Getting your job OSHA and Building Department-Read
When it comes to safety and the protection of the public and property, it can be challenging to navigate and adhere to all the federal OSHA and local building department rules and regulations.
The first step is to make sure you have your administrative file in order. Your preconstruction safety checklist should include a primary document called a Health and Safety Program (HASP). A well drafted corporate health and safety program will provide a baseline and identify requirements covered by federal OSHA and most likely state and local programs. A clear written HASP should include the company’s commitment to a safe and healthy environment, identify goals and objectives, provide resources to train staff and workers and identify key, competent personnel. The program should include Hazard Communications, Safety Data Sheets (SDSs), fall protection requirements, electrical grounding programs, scaffold, crane and excavation guidelines, hot work and daily housekeeping requirements. Having your workers understand the HASP and acknowledge the contents of the program is also an important step towards accountability.
A site-specific health and safety program must be tailored to your project site. Do you have a safety logistics plan that incorporates accurate site conditions, such as sidewalk sheds, adjacent property protection, staging areas, maintenance and protection of pedestrian and vehicular traffic, identifying public walkways and overhead protection, means of egress, fire safety, storage of materials and equipment, standpipe locations, emergency evacuation routes, as well as hoist and crane locations? This document, if prepared correctly, will include most elements of the requirements of a site-specific safety plan.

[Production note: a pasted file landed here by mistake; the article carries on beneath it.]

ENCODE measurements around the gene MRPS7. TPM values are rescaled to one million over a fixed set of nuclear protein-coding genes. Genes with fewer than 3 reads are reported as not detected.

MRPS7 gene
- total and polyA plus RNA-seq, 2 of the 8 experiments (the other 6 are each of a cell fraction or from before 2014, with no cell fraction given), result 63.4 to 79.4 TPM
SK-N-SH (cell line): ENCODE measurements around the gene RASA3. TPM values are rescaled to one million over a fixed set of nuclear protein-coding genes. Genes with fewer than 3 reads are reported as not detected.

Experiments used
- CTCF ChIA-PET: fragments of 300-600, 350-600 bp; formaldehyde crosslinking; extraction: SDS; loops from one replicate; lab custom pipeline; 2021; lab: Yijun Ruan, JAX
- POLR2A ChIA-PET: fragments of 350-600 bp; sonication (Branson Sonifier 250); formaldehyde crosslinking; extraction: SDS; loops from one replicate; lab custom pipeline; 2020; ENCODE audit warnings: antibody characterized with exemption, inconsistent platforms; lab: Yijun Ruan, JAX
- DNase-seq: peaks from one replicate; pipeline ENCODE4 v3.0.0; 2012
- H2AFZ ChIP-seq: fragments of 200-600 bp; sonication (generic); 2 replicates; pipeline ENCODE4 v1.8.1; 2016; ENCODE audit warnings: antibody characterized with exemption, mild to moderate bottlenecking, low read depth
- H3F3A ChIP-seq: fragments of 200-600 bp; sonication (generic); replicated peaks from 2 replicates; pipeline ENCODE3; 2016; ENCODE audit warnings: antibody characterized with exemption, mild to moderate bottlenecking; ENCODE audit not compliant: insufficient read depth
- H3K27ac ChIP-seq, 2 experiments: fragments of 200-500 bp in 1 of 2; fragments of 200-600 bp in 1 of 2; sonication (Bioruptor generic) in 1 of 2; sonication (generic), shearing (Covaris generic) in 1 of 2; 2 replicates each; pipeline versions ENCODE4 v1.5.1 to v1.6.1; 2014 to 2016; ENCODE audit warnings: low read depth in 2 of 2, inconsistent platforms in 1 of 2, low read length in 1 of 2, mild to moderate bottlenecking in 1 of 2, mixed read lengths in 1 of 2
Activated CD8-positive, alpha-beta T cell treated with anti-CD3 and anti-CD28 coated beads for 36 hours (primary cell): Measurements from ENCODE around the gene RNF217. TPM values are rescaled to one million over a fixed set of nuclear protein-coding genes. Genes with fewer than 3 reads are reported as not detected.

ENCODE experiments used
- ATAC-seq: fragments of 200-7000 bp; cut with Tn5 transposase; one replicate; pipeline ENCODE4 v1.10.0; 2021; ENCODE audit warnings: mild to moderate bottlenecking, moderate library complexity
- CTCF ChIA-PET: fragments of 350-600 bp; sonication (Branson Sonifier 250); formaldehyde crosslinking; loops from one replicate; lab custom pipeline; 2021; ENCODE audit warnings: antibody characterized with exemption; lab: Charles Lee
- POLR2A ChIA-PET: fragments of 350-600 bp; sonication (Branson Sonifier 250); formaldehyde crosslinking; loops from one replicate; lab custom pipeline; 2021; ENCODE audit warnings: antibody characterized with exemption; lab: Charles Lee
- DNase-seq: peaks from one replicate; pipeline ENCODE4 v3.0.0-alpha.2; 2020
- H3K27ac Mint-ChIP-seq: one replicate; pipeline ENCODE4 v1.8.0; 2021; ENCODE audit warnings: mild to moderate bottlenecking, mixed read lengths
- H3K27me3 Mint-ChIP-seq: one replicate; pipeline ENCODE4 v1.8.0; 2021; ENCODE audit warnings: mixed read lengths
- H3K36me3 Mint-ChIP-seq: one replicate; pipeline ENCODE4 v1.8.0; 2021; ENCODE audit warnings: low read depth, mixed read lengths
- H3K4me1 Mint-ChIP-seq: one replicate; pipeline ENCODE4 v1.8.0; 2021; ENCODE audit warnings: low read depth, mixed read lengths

Local safety training rules, for New York City for example, include requirements for all workers to have a 10-hour OSHA training course certification, 4-hr. supported scaffold, 16-hr. suspended scaffold and 32-hr. erector/dismantler training certificate, as well as various certificates of fitness for fire department hot work activities.
The New York City Department of Buildings requires engineered drawings to be on site, in part, for public inspection for the following items: construction site fence, sidewalk shed, supported scaffold designs over 40 feet, shaft protection, fall protection and anchorage points, suspended scaffolding, guard rail systems, vertical and horizontal netting systems, and tenant protection plans.
Implementing your plan and program daily with a dedicated safety manager or safety engineer is crucial to a successful program. Having a project superintendent doubling as a site safety manager may work for small projects, such as 1-, 2- and 3-family projects. On larger projects, the project superintendent is under pressure to bring the job in on budget and ahead of schedule, which tends to compromise the safety aspect of the project.
The independent site safety manager can quickly assess and reduce liability by noting and reporting deviations for correction. He or she can recommend and provide retraining for workers who are found to be “non-compliant” with the company’s HASP. Providing the proper training and safety orientations is an ongoing process that should be managed by a dedicated site safety engineer or manager.
At Certified Site Safety of NY LLC, we have over 10 years’ experience working in the public and private sectors providing corporate health and training programs, safety logistics plans, and OSHA and Department of Buildings Training.
Our motto is “We are in the business of saving lives.” We have a proven track record of success in New York City and beyond.
To learn more about what we do to save lives and reduce liability, visit our website at www.CertifiedSiteSafety.com or call us for a free consultation at 914-437-5454.